If you could use multiple coupons, what is the minimum number/combination of coupon for a free item?

## Dan Meyer

March 12, 2013 - 12:40 pm -You guys should add these awesome questions to the question page.

## Norma Gordon

March 12, 2013 - 1:03 pm -Done – but a challenge to shorten the # of characters!

## Mary Hillmann

March 13, 2013 - 2:27 am -“Once we reach the understanding that it’s better to take a percentage off the large items and better to use the fixed value with the small items…”

You need to be careful in your use of “small” and “large.” An iPod is small (yet expensive) compared to a large bouncy ball (inexpensive).

## Julie Reulbach

March 13, 2013 - 2:32 am -This will be great to do if we have extra time after the double stuffed Oreos question in math club today. Thanks Dan! Keep them coming. You all are making my job super easy (and fun) these days! :)

## Dan Meyer

March 13, 2013 - 3:41 am -@

Mary, good tip. I’ve amended the post.## Mike

March 13, 2013 - 4:56 am -Another interesting component that could be integrated is taxes. Is it cheaper to discount before or after taxes? Does it matter? Showing this algebraically is a good exercise.

## Sean

March 13, 2013 - 10:04 am -Fantastic work here.

So I’m thinking of a kid who gets it, and says something like:

“At $100, they’re the same. Anything less that that, go with $20 off, anything more go with 20% off.”

And I think someone like Bret Victor is pretty satisfied with this student’s response. Are you?

What are the actual advantages to making the student represent this symbolically as x – 20 = x – .2x?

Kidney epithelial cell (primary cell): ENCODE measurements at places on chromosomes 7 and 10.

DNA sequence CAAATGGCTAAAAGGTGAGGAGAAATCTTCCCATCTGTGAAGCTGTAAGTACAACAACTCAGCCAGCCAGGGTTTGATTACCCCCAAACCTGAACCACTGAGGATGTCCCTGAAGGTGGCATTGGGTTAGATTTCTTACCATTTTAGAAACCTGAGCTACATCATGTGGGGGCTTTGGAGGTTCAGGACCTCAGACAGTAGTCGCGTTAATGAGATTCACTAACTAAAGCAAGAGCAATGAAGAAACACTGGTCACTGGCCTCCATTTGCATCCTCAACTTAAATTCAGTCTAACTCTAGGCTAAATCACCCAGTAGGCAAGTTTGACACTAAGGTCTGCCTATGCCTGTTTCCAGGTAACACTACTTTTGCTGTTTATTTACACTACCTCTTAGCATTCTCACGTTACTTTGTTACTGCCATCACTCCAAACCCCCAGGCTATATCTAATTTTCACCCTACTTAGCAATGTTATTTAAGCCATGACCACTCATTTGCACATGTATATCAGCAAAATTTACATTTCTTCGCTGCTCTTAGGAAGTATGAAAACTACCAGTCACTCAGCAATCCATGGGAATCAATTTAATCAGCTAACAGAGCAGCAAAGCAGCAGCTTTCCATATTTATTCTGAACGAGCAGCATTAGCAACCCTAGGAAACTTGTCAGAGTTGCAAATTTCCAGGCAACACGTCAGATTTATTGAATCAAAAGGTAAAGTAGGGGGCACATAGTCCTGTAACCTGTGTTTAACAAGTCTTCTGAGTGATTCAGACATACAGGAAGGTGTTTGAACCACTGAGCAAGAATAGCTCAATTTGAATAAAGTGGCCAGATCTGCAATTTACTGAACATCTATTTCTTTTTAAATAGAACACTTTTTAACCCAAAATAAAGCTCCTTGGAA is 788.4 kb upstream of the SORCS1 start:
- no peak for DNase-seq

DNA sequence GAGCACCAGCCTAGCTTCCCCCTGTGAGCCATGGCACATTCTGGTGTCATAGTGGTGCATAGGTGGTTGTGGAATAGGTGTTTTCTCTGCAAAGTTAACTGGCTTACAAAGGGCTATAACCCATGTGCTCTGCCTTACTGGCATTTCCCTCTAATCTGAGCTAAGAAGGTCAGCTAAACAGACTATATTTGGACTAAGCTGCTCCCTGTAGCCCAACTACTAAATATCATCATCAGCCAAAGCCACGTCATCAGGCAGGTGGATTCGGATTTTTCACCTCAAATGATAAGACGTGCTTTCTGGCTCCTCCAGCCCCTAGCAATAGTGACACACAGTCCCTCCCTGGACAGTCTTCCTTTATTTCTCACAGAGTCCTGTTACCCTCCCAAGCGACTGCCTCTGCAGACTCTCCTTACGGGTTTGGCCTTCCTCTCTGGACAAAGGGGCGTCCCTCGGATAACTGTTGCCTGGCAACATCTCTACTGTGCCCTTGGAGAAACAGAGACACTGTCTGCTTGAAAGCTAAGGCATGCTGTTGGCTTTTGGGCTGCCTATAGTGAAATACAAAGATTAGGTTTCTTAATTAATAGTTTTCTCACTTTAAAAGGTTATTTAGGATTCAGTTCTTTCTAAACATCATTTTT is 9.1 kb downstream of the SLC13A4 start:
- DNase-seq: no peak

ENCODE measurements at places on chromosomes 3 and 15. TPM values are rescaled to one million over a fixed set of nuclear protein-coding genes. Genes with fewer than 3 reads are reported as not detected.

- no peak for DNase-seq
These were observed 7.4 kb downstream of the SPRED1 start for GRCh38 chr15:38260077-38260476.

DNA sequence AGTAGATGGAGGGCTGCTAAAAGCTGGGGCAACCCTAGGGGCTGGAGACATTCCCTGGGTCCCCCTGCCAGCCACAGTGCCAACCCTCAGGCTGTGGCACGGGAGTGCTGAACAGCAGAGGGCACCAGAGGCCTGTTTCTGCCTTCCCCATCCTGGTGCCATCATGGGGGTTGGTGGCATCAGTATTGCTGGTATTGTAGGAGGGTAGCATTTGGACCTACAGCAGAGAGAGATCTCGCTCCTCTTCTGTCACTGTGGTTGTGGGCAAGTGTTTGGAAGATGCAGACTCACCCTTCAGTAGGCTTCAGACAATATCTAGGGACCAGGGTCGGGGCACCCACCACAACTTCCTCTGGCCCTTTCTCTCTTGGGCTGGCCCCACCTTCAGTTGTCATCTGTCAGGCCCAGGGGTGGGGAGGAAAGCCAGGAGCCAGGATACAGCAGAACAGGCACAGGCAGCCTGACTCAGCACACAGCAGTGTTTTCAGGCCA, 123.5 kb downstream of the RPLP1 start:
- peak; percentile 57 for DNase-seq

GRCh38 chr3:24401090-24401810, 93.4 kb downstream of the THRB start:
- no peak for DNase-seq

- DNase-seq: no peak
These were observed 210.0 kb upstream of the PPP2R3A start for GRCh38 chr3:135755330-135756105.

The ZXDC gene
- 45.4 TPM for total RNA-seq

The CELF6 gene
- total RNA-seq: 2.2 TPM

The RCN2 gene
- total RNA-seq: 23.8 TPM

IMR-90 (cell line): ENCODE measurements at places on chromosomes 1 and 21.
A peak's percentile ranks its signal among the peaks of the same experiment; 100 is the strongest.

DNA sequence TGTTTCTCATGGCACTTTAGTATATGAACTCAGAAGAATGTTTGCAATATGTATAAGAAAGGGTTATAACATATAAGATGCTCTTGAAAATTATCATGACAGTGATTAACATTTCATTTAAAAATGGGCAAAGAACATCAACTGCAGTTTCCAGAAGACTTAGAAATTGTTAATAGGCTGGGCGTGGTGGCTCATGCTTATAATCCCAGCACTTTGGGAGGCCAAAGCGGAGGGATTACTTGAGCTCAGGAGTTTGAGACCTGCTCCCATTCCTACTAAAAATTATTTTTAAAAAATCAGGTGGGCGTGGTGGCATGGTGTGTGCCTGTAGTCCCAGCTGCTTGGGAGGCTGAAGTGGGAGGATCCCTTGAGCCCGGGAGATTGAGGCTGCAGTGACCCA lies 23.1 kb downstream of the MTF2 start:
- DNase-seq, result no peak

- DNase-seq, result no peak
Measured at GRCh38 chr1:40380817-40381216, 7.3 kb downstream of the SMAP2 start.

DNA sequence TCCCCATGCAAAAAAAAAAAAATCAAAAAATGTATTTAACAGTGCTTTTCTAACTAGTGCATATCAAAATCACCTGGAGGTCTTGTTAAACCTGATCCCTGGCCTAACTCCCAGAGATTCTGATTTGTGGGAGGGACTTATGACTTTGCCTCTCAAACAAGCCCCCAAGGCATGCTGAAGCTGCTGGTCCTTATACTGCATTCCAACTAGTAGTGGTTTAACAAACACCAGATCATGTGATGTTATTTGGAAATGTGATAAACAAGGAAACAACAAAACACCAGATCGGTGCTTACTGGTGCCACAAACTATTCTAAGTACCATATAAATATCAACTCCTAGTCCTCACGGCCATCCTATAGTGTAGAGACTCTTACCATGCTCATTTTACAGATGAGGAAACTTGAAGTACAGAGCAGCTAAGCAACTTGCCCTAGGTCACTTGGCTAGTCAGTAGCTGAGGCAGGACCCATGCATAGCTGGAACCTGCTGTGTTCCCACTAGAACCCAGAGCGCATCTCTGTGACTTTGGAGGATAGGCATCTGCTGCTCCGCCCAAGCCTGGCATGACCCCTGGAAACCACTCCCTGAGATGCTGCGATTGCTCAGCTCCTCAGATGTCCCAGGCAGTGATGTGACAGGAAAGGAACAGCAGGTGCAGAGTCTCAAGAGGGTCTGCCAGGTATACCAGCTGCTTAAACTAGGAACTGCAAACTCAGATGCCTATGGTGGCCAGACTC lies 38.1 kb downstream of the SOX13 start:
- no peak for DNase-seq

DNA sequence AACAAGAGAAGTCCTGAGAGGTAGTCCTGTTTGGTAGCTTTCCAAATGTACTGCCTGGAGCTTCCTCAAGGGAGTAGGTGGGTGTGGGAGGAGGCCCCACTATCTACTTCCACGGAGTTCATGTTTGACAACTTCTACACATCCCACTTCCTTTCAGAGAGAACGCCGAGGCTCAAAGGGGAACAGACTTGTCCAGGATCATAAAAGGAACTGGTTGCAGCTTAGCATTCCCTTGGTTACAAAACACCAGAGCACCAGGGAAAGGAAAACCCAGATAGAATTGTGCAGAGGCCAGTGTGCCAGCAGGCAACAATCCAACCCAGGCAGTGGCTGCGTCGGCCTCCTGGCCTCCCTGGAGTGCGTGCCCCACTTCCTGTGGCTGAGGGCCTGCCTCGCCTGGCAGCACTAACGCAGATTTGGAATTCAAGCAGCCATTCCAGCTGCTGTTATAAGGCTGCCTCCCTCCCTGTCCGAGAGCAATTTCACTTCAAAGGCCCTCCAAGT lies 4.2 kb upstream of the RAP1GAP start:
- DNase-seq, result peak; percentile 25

You’ve written before (and quoted Einstein I think?) that the formulating of a problem can more important than the solution to it. I wonder, though, about the kid who first solves this problem, next generalizes (“$100 is always the break-even point”), but gets stuck at modeling it algebraically and even more stuck trying to manipulate whatever it is he’s modeled.

## Dan Meyer

March 13, 2013 - 2:06 pm -Sean:For students comfortable with that level of abstraction, the equation is faster than guessing and checking for the break-even point.

I’m not sure about that.

As I read Victor’s treatise on abstraction, my sense is he would create a 2D visualization of the break-even point for every value n (where in this case n = 20). Then he’d use that visual as a club for whacking teachers. “Why are you teaching abstraction?” Imaginary Bret Victor would say. “Look at the power of the visual!”

Obscured by his technical artistry, though, is the fact that the visualization wouldn’t have been possible if he hadn’t already known how to use the abstraction.

## Crystal

March 13, 2013 - 4:47 pm -Questions can also be asked in terms of what is best for the store. “A customer is purchasing a pair of running shoes for $120 from your family store. The customer has a $20 off coupon and a 20% off coupon. Your family store does not have a policy against using more than one coupon per purchase. Does the order in which you apply the discounts matter?”